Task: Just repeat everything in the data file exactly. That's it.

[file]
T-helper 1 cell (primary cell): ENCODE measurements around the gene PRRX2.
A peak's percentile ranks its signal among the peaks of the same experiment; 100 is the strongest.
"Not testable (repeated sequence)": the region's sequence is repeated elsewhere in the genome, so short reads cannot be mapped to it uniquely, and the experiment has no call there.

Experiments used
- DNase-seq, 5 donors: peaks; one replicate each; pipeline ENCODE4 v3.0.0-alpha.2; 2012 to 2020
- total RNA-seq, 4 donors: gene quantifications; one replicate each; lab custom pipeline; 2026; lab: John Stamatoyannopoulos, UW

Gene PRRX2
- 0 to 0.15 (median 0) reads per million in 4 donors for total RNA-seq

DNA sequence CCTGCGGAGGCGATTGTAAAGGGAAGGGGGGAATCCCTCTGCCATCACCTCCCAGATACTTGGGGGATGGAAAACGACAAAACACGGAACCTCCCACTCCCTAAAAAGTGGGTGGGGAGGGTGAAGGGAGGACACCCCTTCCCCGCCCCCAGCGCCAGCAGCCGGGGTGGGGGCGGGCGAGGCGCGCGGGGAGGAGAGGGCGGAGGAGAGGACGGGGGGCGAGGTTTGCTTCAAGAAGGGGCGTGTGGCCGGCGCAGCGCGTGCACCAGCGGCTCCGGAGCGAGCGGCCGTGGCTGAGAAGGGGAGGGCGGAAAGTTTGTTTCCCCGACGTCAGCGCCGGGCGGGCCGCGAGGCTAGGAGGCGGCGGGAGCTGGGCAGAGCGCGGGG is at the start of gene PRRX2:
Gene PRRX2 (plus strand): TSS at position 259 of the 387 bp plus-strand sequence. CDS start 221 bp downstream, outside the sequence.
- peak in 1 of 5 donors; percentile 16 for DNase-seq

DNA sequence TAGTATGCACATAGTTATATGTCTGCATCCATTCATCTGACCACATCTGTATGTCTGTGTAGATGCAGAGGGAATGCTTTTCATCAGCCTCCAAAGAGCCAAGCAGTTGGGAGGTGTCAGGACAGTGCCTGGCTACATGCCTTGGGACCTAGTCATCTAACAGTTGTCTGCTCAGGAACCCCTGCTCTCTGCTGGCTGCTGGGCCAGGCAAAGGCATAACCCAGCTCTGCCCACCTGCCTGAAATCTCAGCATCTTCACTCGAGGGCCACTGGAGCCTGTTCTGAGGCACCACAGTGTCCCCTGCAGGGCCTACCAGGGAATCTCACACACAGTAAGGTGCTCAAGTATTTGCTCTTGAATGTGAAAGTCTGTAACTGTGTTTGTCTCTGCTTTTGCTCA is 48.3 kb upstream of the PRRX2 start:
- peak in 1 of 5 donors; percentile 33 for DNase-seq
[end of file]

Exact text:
T-helper 1 cell (primary cell): ENCODE measurements around the gene PRRX2.
A peak's percentile ranks its signal among the peaks of the same experiment; 100 is the strongest.
"Not testable (repeated sequence)": the region's sequence is repeated elsewhere in the genome, so short reads cannot be mapped to it uniquely, and the experiment has no call there.

Experiments used
- DNase-seq, 5 donors: peaks; one replicate each; pipeline ENCODE4 v3.0.0-alpha.2; 2012 to 2020
- total RNA-seq, 4 donors: gene quantifications; one replicate each; lab custom pipeline; 2026; lab: John Stamatoyannopoulos, UW

Gene PRRX2
- 0 to 0.15 (median 0) reads per million in 4 donors for total RNA-seq

DNA sequence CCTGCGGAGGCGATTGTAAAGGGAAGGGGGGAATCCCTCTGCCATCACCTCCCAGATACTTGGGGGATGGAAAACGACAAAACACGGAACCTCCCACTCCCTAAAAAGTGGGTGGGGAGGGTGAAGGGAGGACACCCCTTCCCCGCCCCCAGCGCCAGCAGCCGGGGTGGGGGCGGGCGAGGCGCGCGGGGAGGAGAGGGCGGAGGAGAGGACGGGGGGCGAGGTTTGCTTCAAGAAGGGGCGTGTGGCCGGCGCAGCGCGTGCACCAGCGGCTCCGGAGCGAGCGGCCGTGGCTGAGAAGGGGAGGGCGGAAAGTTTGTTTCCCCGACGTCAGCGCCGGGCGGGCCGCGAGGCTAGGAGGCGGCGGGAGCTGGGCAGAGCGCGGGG is at the start of gene PRRX2:
Gene PRRX2 (plus strand): TSS at position 259 of the 387 bp plus-strand sequence. CDS start 221 bp downstream, outside the sequence.
- peak in 1 of 5 donors; percentile 16 for DNase-seq

DNA sequence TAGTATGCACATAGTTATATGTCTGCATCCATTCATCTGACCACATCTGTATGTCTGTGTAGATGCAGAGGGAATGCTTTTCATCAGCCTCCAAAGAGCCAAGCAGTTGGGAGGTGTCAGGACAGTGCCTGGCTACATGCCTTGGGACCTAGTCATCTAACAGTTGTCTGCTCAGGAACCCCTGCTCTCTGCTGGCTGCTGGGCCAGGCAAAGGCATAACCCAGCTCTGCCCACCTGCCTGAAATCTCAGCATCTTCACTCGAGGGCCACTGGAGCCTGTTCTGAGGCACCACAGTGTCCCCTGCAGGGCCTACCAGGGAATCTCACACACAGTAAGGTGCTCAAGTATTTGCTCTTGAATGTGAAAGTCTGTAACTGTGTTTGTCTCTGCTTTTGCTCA is 48.3 kb upstream of the PRRX2 start:
- peak in 1 of 5 donors; percentile 33 for DNase-seq